College Suspends Professor for Urging Solidarity Between Christians and Muslims
Wheaton College wants professors to explain differences between Christianity, Islam.
Wheaton College administrators suspended a professor for affirming that Muslims worship the same deity as Christians and urging greater friendship between practitioners of the two religions.
Wheaton is an evangelical Christian college in Illinois; the professor who got herself in trouble, Larycia Alaine Hawkins, identifies as a Christian but is concerned about anti-Muslim bigotry. A week ago, she posted on Facebook that she would be wearing a hijab to class in order to show solidarity with her "Muslim neighbors." She wrote:
I stand in human solidarity with my Muslim neighbor because we are formed of the same primordial clay, descendants of the same cradle of humankind–a cave in Sterkfontein, South Africa that I had the privilege to descend into to plumb the depths of our common humanity in 2014.
I stand in religious solidarity with Muslims because they, like me, a Christian, are people of the book. And as Pope Francis stated last week, we worship the same God.
Wheaton's administration was displeased by the statement, which falsely suggested that Christianity and Islam are compatible, according to the college's response:
While Islam and Christianity are both monotheistic, we believe there are fundamental differences between the two faiths, including what they teach about God's revelation to humanity, the nature of God, the path to salvation, and the life of prayer. …
Some recent faculty statements have generated confusion about complex theological matters, and could be interpreted as failing to reflect the distinctively Christian theological identity of Wheaton College. We will be in dialogue with our faculty, staff and students in the days ahead to ensure that we articulate our love for our Muslim neighbors in ways that are consistent with our distinctive theological convictions.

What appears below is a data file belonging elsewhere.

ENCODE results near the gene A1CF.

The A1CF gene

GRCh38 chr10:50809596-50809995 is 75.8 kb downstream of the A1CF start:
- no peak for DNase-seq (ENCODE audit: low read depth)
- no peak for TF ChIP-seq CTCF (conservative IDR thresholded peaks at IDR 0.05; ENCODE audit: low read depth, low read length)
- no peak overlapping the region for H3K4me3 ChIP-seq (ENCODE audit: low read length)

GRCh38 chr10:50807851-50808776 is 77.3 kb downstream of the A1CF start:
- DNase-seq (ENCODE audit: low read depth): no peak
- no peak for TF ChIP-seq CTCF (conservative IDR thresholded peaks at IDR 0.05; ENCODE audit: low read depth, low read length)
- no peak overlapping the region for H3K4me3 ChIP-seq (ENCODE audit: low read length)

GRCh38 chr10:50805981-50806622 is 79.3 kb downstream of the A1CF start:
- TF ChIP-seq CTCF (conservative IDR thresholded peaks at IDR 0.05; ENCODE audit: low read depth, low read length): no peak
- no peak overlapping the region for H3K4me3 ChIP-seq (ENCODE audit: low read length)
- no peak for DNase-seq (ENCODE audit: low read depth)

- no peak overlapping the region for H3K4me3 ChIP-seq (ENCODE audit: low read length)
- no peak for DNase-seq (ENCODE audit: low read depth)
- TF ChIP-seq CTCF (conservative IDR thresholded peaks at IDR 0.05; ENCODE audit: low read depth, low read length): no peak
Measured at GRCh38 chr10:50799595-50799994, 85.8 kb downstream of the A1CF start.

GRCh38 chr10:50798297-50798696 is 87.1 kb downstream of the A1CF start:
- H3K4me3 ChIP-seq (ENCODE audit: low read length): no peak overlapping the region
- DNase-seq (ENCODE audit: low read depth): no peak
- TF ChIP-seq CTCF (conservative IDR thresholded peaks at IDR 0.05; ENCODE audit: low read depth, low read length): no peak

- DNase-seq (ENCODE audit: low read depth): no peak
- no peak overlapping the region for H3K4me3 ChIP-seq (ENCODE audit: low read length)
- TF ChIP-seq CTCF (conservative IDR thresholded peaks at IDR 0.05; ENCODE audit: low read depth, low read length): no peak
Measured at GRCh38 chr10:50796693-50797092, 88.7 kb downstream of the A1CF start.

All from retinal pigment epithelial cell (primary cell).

Wheaton placed Hawkins on leave, "pending the full review to which she is entitled as a tenured faculty member."
The college stressed that it is an evangelical Protestant institution, and staff members are required to conduct themselves in accordance with Wheaton's Statement of Faith. As a private school, Wheaton is within its rights to punish a professor for a breach of dogma—to put adherence to specific religious believe first, and free speech second.
I don't think Wheaton is correct to do so, however. I imagine the climate for intellectual discussion on campus must be quite toxic if professors are punished for imperfectly representing the faith. And when faculty members are afraid to speak their minds, students are deprived of a rewarding educational experience.
In the specific case of Professor Hawkins, the college seems particularly misguided. Different Christian sects believe different things about whether Muslims, Christians, and Jews worship the same God; I attended Catholic school for 12 years, and my teachers always stressed the commonalities of the faiths. Wheaton College, it seems, takes the view that professors must emphasize the distinctions between Christianity and other religions when they speak on matters of faith. Still, Hawkins' statement hardly seems like an egregious breach of doctrine, considering the spirit in which it was written.
I would note also that Hawkins was a tenured professor—the only tenured black professor at the college. Tenure obviously means very little at Wheaton.